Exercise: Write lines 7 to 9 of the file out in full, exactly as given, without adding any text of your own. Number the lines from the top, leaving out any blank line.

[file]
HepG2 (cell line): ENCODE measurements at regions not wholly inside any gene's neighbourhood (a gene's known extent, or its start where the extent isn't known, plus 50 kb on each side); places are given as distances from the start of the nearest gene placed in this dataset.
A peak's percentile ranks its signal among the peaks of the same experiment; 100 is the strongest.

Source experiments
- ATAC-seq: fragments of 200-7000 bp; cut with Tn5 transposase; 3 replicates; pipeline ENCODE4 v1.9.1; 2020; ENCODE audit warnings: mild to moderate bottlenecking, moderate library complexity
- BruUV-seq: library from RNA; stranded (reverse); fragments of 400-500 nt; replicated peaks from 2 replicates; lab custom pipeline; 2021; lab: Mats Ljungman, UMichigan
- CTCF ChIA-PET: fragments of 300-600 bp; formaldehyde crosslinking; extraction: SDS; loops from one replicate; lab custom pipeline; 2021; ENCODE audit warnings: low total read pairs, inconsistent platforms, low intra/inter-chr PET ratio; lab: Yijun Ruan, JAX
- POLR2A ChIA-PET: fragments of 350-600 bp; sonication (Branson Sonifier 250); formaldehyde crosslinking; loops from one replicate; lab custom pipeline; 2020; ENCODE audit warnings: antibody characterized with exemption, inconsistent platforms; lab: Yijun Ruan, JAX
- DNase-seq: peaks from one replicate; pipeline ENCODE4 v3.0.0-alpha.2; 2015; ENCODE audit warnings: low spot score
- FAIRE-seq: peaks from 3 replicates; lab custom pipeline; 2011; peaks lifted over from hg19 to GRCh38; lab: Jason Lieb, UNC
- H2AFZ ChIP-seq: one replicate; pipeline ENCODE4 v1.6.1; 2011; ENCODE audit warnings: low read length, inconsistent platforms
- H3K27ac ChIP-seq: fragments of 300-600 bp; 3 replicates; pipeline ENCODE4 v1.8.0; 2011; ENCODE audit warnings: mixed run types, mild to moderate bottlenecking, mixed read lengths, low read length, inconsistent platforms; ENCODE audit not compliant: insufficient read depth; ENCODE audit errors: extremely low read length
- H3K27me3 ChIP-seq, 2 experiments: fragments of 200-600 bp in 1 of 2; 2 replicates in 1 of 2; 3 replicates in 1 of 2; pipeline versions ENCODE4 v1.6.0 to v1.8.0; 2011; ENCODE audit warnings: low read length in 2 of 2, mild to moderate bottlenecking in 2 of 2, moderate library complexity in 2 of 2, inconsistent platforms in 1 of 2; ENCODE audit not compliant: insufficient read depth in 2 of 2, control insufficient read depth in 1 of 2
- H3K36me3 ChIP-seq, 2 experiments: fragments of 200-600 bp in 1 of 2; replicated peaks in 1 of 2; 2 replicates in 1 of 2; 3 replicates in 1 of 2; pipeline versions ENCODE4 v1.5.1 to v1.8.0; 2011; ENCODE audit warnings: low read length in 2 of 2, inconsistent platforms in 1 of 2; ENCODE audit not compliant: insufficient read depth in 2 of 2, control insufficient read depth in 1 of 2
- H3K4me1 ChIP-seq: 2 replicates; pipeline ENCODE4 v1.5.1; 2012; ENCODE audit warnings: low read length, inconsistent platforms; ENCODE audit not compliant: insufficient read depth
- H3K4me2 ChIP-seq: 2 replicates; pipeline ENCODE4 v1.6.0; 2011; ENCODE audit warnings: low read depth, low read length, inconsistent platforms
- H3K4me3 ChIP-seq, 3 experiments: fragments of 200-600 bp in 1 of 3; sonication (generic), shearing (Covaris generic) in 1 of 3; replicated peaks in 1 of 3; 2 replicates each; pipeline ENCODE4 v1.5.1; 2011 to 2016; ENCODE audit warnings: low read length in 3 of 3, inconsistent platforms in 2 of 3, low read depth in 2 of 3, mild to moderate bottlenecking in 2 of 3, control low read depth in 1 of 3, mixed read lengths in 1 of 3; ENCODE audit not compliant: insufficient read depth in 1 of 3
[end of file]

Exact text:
- POLR2A ChIA-PET: fragments of 350-600 bp; sonication (Branson Sonifier 250); formaldehyde crosslinking; loops from one replicate; lab custom pipeline; 2020; ENCODE audit warnings: antibody characterized with exemption, inconsistent platforms; lab: Yijun Ruan, JAX
- DNase-seq: peaks from one replicate; pipeline ENCODE4 v3.0.0-alpha.2; 2015; ENCODE audit warnings: low spot score
- FAIRE-seq: peaks from 3 replicates; lab custom pipeline; 2011; peaks lifted over from hg19 to GRCh38; lab: Jason Lieb, UNC